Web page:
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Corn+Soybean Digest

Most Of Farm Bill Becomes Law

The U.S. Senate last Thursday voted 82-13 to override President Bush’s veto of the new farm bill, enacting most of the bill into law.

However, further Congressional action will be needed due to an apparent “clerical error” that resulted in the omission of the entire 34-page trade title from the farm bill sent to the president on Tuesday.

Democratic leaders said the omitted section did not imperil the legitimacy of the veto override. "There are a number of precedents that what we did yesterday (May 22) was valid," House Majority Leader Steny Hoyer told Reuters News Service.

House Republicans accused Democrats of cutting corners in a rush to enact the bill before Memorial Day. "The fact is, that's not the bill we voted on," said David Drier of California.

As it stands now, it appears that President Bush will veto the farm bill twice and be overridden twice.

Congressional aides told Dow Jones Newswires the strategy to get the omitted section into the farm bill is for both the Senate and House to re-approve complete farm bills and then resend the legislation to the White House where Bush is expected to once again veto it. Both houses of Congress would then have to once again override that veto, then replace the partial farm bill with a full version.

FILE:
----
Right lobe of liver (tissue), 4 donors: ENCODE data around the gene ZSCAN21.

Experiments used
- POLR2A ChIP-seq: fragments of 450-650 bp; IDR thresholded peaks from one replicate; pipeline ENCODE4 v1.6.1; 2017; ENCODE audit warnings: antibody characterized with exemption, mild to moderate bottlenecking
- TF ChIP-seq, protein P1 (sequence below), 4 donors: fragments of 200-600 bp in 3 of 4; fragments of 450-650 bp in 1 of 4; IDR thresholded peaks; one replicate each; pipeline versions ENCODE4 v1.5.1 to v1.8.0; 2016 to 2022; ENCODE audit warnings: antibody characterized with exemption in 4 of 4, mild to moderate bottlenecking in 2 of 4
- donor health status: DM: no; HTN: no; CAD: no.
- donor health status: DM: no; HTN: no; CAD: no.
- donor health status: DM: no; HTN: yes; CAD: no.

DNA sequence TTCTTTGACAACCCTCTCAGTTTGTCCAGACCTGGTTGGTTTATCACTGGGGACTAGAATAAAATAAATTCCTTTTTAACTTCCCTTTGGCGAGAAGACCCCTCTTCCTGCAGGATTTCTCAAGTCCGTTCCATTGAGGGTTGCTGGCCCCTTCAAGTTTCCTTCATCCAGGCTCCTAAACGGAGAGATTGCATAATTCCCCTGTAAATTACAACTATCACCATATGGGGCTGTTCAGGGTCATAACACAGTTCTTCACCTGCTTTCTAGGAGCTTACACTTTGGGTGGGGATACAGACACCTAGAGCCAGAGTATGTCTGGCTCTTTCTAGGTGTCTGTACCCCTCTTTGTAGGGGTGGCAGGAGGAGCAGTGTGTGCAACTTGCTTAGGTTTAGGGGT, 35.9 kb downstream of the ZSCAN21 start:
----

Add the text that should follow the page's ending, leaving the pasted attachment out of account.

New petitions to the U.S. for foreign food aid or financial help to buy U.S. agriculture commodities will be put on hold while Congress works to rectify the error, USDA Undersecretary Mark Keenum told Dow Jones on Thursday.

The impediment to U.S. food assistance should be minor if Congress fixes the mistake quickly, but the chance of significant harm to those in need rises the longer lawmakers allow the process of fixing the farm bill to drag on, Keenum said.

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